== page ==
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Propensity for velocity
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2,222 Posts
Discussion Starter · #1 ·
First real ride on the 848

This afternoon I finally took off for a longer ride on my new mistress so we could get to know each other better. So what did I find out – It’s friggin windy out today.

I really don’t have that much experience and can only compare the 848 against an 06 EX500 a 99 ZX6e and an 07 ZX6R. As such that is what we’ll go with.
Compared to my other bikes the 848 is not as comfortable. The clipons and rear sets put you in the fetal position, the seat is like a plank of wood. But keep in mind: from my point of view these are features of the machine. Everything is meant to help you interface to the bike better so you can go faster. That said: I’d not throw my wife behind my seat on the 848 and take here any further than the Starbucks down the street. This isn’t a Concourse or some other lazyass touring bike. If you are touring on this you are doing one of those ‘see the entire US in 4 hours’ tours – not a laid back ‘lets stop at the B&B for the night’ type of touring. Think Canon Ball Run.

So I’m vetoing comfort as a criteria for all superbike class bikes. These are built for speed, not comfort.
Acceleration on the 848 (even though it is being broken in) is incredible. She gets to 80 before I’ve finished thinking about going a bit faster, take too long and you will be passing 100 and continuing on to the redline. She just wants to go. I can get my EX500 up to 100 but it takes effort. The ZX6e will get there with less effort but the 848 makes it seem like the ZX6e needs a NOS bottle or something in order to keep up. Right now I’m keeping it under 8KRPM and changing gears a lot. The engine is just so forgiving. If you do it wrong she has enough torque to hide the fact from the rest of the world. She keeps it a secret between the two of you.

The ZX6 I rode in CSS also had incredible acceleration, but it didn’t feel like this. Both bikes are incredibly fast, and I only got to spend two days on a ZX6 so comparing is difficult. The riding positions are the same, but I feel like I have to curl my toes more to hold on to the 848 when I roll on the throttle. It really does feel like she could launch herself out from underneath you if you aren’t paying attention.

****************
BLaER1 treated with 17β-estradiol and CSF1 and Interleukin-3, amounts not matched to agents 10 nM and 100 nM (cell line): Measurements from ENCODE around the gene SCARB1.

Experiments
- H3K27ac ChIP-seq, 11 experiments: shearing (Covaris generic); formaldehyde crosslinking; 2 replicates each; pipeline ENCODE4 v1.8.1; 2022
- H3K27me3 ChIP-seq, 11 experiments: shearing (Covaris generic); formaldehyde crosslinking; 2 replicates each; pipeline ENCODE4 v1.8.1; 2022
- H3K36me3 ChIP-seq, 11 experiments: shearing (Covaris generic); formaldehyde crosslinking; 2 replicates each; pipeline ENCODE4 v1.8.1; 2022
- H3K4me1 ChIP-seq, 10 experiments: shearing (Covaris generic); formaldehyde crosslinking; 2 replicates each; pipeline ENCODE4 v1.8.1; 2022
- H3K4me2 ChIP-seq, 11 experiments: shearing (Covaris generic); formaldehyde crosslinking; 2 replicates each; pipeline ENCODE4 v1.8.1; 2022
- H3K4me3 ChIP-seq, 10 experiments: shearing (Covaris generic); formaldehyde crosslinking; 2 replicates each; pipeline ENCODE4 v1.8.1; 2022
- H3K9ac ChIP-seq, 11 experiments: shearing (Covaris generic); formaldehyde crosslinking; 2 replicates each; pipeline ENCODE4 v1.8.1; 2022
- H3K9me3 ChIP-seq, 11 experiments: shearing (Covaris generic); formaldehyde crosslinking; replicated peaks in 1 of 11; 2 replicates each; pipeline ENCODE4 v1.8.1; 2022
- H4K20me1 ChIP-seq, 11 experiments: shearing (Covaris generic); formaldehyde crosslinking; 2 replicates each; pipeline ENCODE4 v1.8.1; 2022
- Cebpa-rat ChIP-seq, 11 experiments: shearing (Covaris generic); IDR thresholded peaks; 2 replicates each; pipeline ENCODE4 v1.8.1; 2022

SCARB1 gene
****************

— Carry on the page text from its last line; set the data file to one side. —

What accelerates must deaccelerate and the 848 does that great too. After my brief tour of the Texas country side I went to my favorite parking lot to play around and rack myself up. I wanted to see what a panic stop would be like on the 848. On the ZX6e and the EX500 I can lock up and slide the front tire pretty well. The routine is to get on one end, accelerate to 30 and then grab a handful just like you aren’t supposed to. Done properly the front tire locks up and you slide the bike about 3 feet and let go before anything bad happens. Being able to do this means that I can threshold brake either bike – get just to the edge where the tire starts to skid and give back a little and then take it back – human ABS.

I couldn’t slide the 848’s tire, I needed more speed but it's a school parking lot so..... I did rack myself up on the gas tank though. I thought I had a good grip with my knees, but I had no idea what the stopping force would be like. I could feel my eyeballs trying to seep past my eyelids. I tried three times to slide the front tire. Every time the bike simply stopped. Every time I managed to lift the rear tire off the ground. Give me some time and I’ll be doing stoppies like a real squid. Are you supposed to do stoppies on a Ducati? Do they take the bike away or anything?

The brakes are greatness. It comes stock with big Brimbo calipers, a Brimbo MC (not sure which one) and SS brake lines. My other bikes don’t have that and I’ve never quite managed to get either bike to lift the rear tire under hard braking.
To bring this to a close my impression of the 848 is that it is great. If you want to ride a Superbike and want it to be Italian I really think you could do a lot worse than an 848.